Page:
In addition to pastries, Thiebaud has painted characters such as Mickey Mouse as well as landscapes, streetscapes, and cityscapes, which were influenced by the work of Richard Diebenkorn. His paintings such as Sunset Streets (1985) and Flatland River (1997) are noted for their hyper realism, and have been compared to Edward Hopper‘s work, another artist who was fascinated with mundane scenes from everyday American life.
Thiebaud is a voracious reader and is known for reading poetry to his students.
- 1961 Pies, Pies, Pies
- 1962 Around the Cake
- 1962 Bakery Counter
- 1962 Candy Counter
- 1963 Cakes
- 1963 Three Machines
- 1963 Girl with Ice Cream Cone
- 1964 Three Strawberry shakes
- 1964 Lipsticks
- 1964 Man Sitting – Back View
- 1964 Lemon Cake
- 1966 Powder With Puff
- 1968 Coloma Ridge
- 1970 Seven Suckers
- 1971 Four Cupcakes
- 1975 Shoe Rows
- 1977 24th Street Intersection
- 1981 Hill Street (Day City)
- 1987 Two Paint Cans
- 1993 Apartment View
- 1993 Coastline (California Arts Council specialty license plate)
- 1996 Farm Channel
- 1999 Reservoir
- 2002 Jolly Cones (Ice Cream Cones)
- 2008 Three Ice cream cones
- 2010 The Google 12th Birthday Cake
Thiebaud’s works are also in permanent collections at the Los Angeles County Museum of Art; the Whitney Museum of American Art, New York; the Hirshhorn Museum and Sculpture Garden, Washington D.C.; Albright-Knox Art Gallery, Buffalo, New York; San Francisco Museum of Modern Art; Crocker Art Museum, Sacramento; Phoenix Art Museum. Nelson-Atkins Art Museum, Kansas City, Missouri; and many other institutions.
On October 14, 1994, Thiebaud was presented with the National Medal of Arts by President Clinton. He also received the Lifetime Achievement Award for Art from the American Academy of Design in 2001. Thiebaud was inducted into the California Hall of Fame in 2010 at the California Museum, Sacramento, and in 2013, he was honored with the California Art Award in recognition of his part in raising the prominence of California art around the world.
One of Thiebaud’s students from Sacramento City College was the artist Fritz Scholder (1937–2005), who went on to become a major influence in the direction of American Indian art through his instruction at the Institute of American Indian Arts in Santa Fe, New Mexico (1964–1969). Mel Ramos, a painter and retired professor of art at California State University, East Bay, considers Thiebaud to be his mentor.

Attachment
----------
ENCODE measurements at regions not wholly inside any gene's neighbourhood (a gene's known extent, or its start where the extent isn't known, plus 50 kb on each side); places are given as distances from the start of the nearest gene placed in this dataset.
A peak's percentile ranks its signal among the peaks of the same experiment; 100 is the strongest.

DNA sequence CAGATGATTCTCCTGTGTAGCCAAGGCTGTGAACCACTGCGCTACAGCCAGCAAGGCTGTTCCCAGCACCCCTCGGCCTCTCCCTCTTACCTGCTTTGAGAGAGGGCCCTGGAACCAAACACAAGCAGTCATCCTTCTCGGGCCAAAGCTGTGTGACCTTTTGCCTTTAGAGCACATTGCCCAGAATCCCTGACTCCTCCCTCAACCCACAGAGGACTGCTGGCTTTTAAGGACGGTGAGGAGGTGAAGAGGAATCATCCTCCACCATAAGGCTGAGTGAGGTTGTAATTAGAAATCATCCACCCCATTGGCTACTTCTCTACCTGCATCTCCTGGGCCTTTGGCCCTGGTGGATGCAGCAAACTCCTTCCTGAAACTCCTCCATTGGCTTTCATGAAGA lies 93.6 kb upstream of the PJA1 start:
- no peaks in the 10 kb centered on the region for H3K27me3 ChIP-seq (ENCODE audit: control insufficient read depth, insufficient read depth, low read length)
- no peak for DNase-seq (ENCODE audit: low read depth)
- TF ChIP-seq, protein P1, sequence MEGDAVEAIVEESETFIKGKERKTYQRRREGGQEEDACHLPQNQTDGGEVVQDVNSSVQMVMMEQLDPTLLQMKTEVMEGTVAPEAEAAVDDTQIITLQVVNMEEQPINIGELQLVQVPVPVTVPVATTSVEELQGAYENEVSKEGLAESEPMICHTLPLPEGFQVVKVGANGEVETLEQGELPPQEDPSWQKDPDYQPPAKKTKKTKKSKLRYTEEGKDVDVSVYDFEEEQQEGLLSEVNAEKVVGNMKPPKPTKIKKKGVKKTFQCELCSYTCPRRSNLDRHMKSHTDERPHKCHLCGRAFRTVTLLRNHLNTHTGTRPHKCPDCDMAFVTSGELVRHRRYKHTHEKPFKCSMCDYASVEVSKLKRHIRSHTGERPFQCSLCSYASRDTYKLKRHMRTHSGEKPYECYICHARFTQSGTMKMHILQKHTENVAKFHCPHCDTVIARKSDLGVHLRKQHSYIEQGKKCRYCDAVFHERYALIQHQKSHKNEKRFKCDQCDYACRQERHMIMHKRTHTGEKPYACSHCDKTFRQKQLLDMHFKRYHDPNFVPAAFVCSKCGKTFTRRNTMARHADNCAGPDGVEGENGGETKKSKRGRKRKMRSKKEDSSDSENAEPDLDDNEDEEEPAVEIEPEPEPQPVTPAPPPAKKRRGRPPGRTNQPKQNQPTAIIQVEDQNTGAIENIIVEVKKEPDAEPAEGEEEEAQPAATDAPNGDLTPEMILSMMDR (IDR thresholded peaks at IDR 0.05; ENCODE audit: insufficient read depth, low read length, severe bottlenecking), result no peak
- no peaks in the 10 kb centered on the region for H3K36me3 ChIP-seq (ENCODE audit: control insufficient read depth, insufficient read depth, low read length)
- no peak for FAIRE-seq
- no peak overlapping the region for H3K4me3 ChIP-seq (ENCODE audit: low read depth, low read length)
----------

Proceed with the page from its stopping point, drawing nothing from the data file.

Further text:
Back in the early ’60s, Wayne Thiebaud was painting scenes of California cornucopia — cream cakes, pies, candy apples — in a luscious, Pop Art, eat-me-now style. His thick, saturated brushstrokes and flair made him one of the most important painters of our time.
Despite his monumental presence in the art world, Thiebaud is still a bright light on the Davis campus. Though officially retired since 1991, he teaches one class each academic year. As much as anything, it keeps this professor emeritus of art on his creative toes.
“They keep you honest,” said Thiebaud about his students. “They ask tough questions and are wonderfully ironic.”
This quarter he is teaching ART 148, Theory and Criticism: Painting and Sculpture. Thiebaud has taught at Davis for 34 years and endures the incessant creak of classroom chairs in the Art Building.
After he finished a recent lecture on visual literacy, freshman Taylor Cox said, “I think it’s incredible to have him teaching a class on campus. It’s one thing to hear about art from a teacher, but it’s another thing to hear it from somebody who’s been hugely successfully in the world out there.”
At 84, Thiebaud’s energies — and humor — show no sign of flagging. He reads voraciously — poetry, especially. “There’s a close relationship between art and poetry.” He likes to paint every day and carries a little sketch notebook to draw in continually. And his busy schedule does not get in the way of a serious tennis passion. “You might say there’s a lot of spin in my game,” he joked.
His teaching philosophy is more straightforward. Sometimes described as a realist or formalist, Thiebaud is concerned that students are not learning the basics of drawing, painting and art itself. “I’m trying to get my students to focus on these fundamentals,” said Thiebaud. “Some might say it’s old-fashioned or prosaic,” but it is very important to their development as artists.
Whether it means drawing pencils or color and light, Thiebaud reminds his students that the “little questions mean a lot.” And it takes time and effort for emerging minds to understand the building blocks of art.